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International Master Class in Plant Biosecurity

International Master Class Opening CeremonyIn early June, 17 participants from 10 countries took part in a two-week International Master Class in Plant Biosecurity, supported by The ATSE Crawford Fund, in Kuala Lumpur, Malaysia.


The Crawford Fund has a substantial record of promoting Master Classes in subjects related to agriculture, involving participants of proven expertise in specific topics together with peers and presenters from a number of countries.  Some Master Classes have been held in Australia.  Others, where another location offers advantages, have been held offshore.  Plant biosecurity was deemed to be an excellent example of a topic best dealt with ‘pre-border', in Australian terms.  


The Crawford Fund was partnered by CABI (South-East Asia), the Cooperative Research Centre for National Plant Biosecurity and the Department of Agriculture and Agro-based Industry (Malaysia).  A feature was the enthusiasm and energy which these four enthusiastic collaborators contributed to the Master Class.  


Invitations to participate were made to ASEAN and other Asian countries of trading significance in the region. The aim of the Master Class was to reach participants who are ‘influencers', that is, persons with a scientific and technical background in the disciplines associated with biosecurity and who have the ability to interface with policy makers and regulators in their home countries and, potentially, abroad.   The desired outcomes of the Master Class were threefold, namely, to:

  • raise awareness of the global significance of the plant biosecurity continuum (pre-border, at border and post-border) with Australia's near neighbours
  • increase the level of knowledge of risk analysis processes among Australia's neighbours and trading partners, with a view to delivering mutual benefit, and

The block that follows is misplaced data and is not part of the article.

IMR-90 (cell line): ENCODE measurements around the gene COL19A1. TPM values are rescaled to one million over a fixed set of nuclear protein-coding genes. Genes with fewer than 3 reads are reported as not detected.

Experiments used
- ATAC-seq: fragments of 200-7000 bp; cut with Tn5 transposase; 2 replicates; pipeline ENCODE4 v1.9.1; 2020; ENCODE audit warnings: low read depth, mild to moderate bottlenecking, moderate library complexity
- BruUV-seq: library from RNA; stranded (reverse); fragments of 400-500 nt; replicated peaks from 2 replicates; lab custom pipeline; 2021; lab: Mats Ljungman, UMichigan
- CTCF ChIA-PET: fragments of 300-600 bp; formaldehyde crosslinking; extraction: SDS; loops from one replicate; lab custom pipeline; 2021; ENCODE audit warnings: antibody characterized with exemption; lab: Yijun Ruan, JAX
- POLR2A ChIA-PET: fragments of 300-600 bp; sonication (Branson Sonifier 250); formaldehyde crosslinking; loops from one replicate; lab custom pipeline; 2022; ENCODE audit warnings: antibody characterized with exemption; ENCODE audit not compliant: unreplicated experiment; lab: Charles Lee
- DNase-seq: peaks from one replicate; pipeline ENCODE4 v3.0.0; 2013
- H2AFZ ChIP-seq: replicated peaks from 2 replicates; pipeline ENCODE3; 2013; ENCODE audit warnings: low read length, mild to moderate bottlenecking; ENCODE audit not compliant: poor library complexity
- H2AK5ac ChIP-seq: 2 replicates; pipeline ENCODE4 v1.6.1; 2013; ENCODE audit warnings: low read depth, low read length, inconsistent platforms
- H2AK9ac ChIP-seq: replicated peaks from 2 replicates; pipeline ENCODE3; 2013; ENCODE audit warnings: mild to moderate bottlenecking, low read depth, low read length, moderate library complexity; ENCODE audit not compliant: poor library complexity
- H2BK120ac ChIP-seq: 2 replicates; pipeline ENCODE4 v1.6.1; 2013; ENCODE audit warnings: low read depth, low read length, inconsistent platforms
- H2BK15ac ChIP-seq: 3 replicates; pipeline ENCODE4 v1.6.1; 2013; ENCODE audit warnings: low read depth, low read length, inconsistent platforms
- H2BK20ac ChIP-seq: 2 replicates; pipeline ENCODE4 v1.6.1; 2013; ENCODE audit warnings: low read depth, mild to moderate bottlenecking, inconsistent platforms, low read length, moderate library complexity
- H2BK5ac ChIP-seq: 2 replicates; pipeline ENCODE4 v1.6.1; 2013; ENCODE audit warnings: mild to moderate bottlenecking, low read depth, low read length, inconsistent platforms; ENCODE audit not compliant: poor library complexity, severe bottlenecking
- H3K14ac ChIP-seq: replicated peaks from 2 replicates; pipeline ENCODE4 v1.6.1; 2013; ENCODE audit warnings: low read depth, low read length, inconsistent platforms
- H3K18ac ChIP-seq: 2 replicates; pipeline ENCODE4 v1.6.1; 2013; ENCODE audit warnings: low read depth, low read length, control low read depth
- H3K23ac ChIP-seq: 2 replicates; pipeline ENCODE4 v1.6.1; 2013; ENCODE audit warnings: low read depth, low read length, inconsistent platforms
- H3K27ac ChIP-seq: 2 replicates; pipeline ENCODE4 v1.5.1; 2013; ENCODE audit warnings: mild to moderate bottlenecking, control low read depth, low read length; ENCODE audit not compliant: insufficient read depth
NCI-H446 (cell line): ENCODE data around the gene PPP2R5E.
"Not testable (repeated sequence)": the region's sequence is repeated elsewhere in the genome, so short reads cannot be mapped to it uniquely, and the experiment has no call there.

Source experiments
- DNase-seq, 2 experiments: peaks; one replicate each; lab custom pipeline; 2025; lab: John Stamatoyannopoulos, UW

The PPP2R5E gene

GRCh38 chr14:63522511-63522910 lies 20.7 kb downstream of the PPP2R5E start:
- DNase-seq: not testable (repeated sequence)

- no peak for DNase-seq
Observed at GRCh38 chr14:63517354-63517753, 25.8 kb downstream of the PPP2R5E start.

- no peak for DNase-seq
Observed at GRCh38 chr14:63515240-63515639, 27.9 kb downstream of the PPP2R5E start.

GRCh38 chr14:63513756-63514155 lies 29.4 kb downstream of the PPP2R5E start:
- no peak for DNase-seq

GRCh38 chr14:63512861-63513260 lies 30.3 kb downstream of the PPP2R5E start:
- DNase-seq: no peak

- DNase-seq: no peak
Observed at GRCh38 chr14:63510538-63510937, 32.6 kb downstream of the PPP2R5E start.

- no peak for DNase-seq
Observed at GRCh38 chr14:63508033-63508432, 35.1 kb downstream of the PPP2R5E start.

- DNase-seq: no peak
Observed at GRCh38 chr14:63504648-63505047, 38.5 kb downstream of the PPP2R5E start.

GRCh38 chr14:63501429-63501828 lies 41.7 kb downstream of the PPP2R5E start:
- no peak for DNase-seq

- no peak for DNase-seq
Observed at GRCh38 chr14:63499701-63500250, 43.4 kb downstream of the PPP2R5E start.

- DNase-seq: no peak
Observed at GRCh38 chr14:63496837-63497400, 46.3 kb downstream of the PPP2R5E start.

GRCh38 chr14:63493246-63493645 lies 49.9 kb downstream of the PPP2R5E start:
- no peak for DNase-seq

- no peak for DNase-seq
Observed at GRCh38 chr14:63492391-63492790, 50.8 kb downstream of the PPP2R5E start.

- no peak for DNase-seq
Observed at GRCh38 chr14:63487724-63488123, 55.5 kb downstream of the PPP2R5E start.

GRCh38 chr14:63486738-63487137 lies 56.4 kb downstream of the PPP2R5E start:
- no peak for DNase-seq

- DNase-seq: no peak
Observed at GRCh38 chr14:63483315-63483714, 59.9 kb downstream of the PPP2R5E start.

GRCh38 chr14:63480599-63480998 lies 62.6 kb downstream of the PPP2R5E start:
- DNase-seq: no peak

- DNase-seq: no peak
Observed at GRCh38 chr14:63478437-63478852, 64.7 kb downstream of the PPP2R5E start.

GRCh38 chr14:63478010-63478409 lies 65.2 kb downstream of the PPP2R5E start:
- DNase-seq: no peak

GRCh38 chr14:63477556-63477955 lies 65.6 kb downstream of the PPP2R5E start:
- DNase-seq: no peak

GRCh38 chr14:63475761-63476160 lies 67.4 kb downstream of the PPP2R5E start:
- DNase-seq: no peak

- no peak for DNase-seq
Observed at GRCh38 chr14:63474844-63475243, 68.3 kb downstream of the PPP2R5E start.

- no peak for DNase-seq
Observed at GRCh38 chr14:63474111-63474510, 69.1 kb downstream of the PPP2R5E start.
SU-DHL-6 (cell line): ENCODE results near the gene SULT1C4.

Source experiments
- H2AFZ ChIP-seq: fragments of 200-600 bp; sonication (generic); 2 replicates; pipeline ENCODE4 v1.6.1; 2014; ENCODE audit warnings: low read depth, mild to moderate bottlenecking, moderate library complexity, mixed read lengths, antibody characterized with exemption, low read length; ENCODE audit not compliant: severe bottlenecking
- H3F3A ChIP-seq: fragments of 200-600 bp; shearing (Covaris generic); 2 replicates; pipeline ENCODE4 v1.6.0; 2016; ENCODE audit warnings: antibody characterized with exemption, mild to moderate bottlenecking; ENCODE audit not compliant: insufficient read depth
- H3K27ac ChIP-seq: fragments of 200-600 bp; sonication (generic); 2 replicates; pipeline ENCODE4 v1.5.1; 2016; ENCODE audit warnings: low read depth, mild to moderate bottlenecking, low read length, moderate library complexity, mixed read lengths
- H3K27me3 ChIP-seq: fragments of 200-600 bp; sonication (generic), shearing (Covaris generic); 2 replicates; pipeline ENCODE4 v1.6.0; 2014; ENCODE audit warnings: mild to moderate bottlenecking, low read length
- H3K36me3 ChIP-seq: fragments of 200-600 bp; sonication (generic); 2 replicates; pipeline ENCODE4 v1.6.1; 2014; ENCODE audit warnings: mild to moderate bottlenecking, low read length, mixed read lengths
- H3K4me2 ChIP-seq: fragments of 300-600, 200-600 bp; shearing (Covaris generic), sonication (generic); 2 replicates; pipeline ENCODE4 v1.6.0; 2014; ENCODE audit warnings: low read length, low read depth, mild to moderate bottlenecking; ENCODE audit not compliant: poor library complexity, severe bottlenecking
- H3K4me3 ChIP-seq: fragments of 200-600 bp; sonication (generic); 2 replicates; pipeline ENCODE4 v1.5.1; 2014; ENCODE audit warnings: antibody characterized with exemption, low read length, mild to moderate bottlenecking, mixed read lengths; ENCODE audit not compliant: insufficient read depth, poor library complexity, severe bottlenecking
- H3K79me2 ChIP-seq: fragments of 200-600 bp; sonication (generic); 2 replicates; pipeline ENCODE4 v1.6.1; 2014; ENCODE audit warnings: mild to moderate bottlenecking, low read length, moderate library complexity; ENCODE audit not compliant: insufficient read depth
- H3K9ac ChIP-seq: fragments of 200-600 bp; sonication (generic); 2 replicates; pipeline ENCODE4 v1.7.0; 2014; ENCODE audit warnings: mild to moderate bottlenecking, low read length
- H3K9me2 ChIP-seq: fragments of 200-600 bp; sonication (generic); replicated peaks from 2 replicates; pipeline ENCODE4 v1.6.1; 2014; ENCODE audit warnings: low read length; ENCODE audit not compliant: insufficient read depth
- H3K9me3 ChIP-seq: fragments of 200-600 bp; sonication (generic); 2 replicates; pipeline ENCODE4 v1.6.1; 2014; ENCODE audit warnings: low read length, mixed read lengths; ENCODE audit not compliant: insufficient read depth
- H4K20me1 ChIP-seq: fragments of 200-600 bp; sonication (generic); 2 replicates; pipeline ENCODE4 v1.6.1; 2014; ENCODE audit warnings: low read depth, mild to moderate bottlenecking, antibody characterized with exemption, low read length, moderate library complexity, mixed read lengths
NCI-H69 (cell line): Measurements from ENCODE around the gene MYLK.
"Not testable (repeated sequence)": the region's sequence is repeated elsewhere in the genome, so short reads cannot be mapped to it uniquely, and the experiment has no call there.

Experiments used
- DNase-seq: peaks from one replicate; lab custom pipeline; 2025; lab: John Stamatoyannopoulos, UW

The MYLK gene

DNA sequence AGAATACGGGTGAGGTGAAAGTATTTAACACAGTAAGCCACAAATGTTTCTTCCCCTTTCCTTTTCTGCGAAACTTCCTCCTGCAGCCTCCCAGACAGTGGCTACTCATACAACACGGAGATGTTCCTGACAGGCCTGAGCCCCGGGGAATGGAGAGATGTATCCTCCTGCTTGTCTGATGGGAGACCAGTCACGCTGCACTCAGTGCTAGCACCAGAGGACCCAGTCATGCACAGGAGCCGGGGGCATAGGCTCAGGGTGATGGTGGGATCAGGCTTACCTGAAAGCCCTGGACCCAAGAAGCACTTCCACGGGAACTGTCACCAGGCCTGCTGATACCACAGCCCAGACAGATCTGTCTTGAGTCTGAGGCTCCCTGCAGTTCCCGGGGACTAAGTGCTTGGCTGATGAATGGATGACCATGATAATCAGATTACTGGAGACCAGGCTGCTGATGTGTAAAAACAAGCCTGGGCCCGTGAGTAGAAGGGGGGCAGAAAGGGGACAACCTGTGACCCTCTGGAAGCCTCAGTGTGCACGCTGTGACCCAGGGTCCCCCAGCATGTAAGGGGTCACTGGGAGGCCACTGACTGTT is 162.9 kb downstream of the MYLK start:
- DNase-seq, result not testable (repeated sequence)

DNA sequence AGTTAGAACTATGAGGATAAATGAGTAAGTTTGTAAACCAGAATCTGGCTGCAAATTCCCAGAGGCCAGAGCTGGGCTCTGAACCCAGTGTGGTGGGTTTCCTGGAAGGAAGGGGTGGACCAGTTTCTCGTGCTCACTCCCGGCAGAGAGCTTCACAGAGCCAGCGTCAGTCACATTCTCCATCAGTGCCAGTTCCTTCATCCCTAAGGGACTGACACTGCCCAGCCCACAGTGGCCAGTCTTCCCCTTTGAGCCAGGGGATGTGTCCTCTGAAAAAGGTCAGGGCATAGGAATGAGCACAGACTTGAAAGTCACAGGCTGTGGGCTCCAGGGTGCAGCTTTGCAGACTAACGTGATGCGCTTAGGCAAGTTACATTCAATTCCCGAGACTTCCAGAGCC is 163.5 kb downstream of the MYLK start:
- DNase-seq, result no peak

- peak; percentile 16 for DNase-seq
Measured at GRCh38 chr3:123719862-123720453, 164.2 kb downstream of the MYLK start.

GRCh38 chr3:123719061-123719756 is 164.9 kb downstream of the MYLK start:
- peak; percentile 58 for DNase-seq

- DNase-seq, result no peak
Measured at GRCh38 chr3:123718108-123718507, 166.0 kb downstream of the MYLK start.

• further develop collaborative links between the Master Class partners and between the partners, the participants and their home countries.


Indicating its importance to the host country, the Master Class was officially opened by Dr Zulkifli Idris, Secretary General of the Ministry of Agriculture and Agro-Based Industry, Malaysia.  Dr Idris was joined by Australia's High Commissioner to Malaysia, Her Excellency Ms Penny Williams.  Both spoke of the benefits to be gained from promoting cooperation among neighbouring countries in dealing with biosecurity issues.  


In his response, Chairman of the Board of the CRCNPB, Professor John Lovett, expressed thanks for the cooperation between the partners which had enabled the Master Class to be held and noted the opportunity which it presented for the participants to begin to develop a biosecurity network.  


Dr Paul Ferrar, Director of The Crawford Fund Master Class program, noted that Master Classes are designed to be interactive.  This was a key element in the intensive program of presentations, practical work, discussion groups and field visits which occupied the succeeding two weeks.  


Presenters were drawn, principally, from CABI and from the CRCNPB.  The latter presentations ranged over the ‘big picture' issues of global biosecurity to the ‘high tech' end of biosecurity, including a live demonstration of remote microscopy. Presenters from the CRC included, Dr David Eagling, Dr Kirsty Bayliss, Dr Gary Kong, Dr. Darryl Hardie, Dr Kaler Surata, Prof. Ian Falk, Dr Darren Peck and Mrs Amy Carmichael.  


In the closing stages of the Master Class, participants were invited to complete a survey.  Asked to rate the two most useful elements of the Master Class, presentations and discussion groups were favoured over practical work, meeting scientists with similar interests, and field visits - although all were valued.  


Overall, the feedback indicated that the desired outcomes were achieved and several suggestions for specific follow-up activities were identified for further consideration.  CABI, for example, has indicated willingness to partner the CRC for National Plant Biosecurity in some of these opportunities.  


At the Closing Ceremony, John Lovett observed that "On 1 June individuals from 10 different countries gathered in Kuala Lumpur to discuss biosecurity.  On 12 June they leave for home as part of a biosecurity team which has the potential to contribute to improving aspects of biosecurity in the policy and regulatory arenas, as well as in science".


International Master Class participants


Top: Her Excellency, Ms Penny Williams, Australia's High Commissioner to Malaysia addresses the Master Class at the Opening Ceremony.

Bottom: Master Class participants visit a Malaysian greenhouse.